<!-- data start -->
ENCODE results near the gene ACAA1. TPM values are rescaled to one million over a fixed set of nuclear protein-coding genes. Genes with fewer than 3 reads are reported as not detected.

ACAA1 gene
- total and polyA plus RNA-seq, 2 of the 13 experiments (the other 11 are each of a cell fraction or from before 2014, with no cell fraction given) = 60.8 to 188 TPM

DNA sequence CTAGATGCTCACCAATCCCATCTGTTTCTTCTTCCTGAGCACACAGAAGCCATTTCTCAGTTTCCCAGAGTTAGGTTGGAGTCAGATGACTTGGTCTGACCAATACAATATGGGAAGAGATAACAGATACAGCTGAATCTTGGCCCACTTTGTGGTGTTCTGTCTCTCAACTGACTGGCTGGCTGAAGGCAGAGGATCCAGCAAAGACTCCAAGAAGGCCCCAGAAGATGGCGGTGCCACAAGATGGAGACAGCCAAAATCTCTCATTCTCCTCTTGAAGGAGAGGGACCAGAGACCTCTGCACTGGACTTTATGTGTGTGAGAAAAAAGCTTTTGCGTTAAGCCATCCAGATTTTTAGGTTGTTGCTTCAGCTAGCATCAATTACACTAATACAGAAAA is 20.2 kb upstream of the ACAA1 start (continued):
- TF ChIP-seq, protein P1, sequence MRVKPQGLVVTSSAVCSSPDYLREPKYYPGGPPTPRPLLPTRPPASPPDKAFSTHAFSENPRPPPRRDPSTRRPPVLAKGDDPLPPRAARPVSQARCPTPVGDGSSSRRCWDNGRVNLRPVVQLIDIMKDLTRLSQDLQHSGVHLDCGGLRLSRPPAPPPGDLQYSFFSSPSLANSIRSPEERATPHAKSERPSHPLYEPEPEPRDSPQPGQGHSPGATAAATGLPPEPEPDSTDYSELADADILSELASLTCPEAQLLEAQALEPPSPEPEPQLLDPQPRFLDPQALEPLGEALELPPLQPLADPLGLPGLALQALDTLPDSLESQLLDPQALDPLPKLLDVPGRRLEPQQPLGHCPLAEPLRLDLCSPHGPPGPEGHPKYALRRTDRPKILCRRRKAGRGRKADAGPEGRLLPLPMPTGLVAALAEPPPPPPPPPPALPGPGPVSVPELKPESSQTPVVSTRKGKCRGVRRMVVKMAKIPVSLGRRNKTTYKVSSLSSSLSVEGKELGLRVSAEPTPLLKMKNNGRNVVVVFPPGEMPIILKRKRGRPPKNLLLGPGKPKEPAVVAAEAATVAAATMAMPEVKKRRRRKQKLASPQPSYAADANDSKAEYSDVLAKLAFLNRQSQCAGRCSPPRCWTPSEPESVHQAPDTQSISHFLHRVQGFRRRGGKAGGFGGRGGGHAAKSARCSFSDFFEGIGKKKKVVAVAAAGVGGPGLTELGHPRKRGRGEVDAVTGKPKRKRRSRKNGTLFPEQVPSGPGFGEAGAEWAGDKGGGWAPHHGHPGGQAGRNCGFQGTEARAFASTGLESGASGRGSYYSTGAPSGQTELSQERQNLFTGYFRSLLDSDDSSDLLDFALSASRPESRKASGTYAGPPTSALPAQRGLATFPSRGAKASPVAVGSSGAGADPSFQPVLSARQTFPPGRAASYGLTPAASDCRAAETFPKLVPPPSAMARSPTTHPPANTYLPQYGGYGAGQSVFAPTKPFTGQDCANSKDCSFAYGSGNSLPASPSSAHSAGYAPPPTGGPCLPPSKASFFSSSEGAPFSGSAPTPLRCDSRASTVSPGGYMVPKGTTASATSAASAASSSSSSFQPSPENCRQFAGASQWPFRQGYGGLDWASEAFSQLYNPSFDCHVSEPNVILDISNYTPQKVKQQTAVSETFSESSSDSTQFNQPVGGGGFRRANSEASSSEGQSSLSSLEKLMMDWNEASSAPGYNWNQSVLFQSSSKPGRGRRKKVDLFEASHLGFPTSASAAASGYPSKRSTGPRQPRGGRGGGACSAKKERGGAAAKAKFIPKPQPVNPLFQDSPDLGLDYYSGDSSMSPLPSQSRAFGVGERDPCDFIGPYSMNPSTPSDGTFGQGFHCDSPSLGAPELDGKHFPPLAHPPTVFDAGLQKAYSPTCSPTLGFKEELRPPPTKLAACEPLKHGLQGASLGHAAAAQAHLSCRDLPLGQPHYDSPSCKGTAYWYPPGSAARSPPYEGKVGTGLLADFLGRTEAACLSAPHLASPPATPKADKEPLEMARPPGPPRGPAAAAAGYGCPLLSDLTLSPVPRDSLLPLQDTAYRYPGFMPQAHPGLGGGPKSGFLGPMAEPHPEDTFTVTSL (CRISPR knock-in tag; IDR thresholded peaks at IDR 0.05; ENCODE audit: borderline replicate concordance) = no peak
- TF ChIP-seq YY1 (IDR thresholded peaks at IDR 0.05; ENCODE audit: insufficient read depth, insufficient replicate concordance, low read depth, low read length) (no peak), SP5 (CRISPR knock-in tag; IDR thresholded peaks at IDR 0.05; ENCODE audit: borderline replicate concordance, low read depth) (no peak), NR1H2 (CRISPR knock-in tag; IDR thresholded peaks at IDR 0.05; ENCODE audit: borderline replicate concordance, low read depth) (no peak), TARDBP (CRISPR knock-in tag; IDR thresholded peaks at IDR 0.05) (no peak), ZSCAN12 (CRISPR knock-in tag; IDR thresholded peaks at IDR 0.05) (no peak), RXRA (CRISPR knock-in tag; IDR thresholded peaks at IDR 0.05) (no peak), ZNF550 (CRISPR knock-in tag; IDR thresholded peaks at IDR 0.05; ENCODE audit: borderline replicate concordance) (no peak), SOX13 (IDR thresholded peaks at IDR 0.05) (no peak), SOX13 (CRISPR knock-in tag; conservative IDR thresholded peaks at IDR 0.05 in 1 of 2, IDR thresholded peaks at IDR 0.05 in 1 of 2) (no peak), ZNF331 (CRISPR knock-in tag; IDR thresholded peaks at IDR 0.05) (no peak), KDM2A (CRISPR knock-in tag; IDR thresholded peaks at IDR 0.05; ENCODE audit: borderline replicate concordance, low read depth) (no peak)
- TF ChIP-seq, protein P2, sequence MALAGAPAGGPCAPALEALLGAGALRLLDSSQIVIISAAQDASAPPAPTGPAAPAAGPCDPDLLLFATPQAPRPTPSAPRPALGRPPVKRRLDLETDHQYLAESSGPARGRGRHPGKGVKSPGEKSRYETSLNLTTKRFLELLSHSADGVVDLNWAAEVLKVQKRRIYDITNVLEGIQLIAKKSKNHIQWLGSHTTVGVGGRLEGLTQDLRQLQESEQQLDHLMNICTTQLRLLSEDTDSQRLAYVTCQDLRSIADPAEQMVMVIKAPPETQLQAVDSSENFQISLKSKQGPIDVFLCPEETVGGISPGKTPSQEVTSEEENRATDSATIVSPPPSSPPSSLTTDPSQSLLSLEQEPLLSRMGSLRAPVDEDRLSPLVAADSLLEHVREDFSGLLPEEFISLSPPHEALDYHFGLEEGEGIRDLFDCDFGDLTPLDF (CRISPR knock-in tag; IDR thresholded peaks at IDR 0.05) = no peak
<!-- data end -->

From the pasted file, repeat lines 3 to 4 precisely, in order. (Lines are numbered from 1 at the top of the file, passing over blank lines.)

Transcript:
- total and polyA plus RNA-seq, 2 of the 13 experiments (the other 11 are each of a cell fraction or from before 2014, with no cell fraction given) = 60.8 to 188 TPM

DNA sequence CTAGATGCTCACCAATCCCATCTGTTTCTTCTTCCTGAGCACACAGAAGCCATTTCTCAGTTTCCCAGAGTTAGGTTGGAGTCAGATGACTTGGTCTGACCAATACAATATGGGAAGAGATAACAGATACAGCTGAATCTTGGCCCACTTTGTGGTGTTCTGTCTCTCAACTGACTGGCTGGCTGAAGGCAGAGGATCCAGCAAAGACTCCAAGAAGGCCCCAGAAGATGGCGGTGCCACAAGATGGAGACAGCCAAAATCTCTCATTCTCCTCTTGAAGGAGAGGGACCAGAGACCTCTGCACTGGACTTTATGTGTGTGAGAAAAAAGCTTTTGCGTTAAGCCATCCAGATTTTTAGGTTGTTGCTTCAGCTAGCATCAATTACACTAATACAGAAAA is 20.2 kb upstream of the ACAA1 start (continued):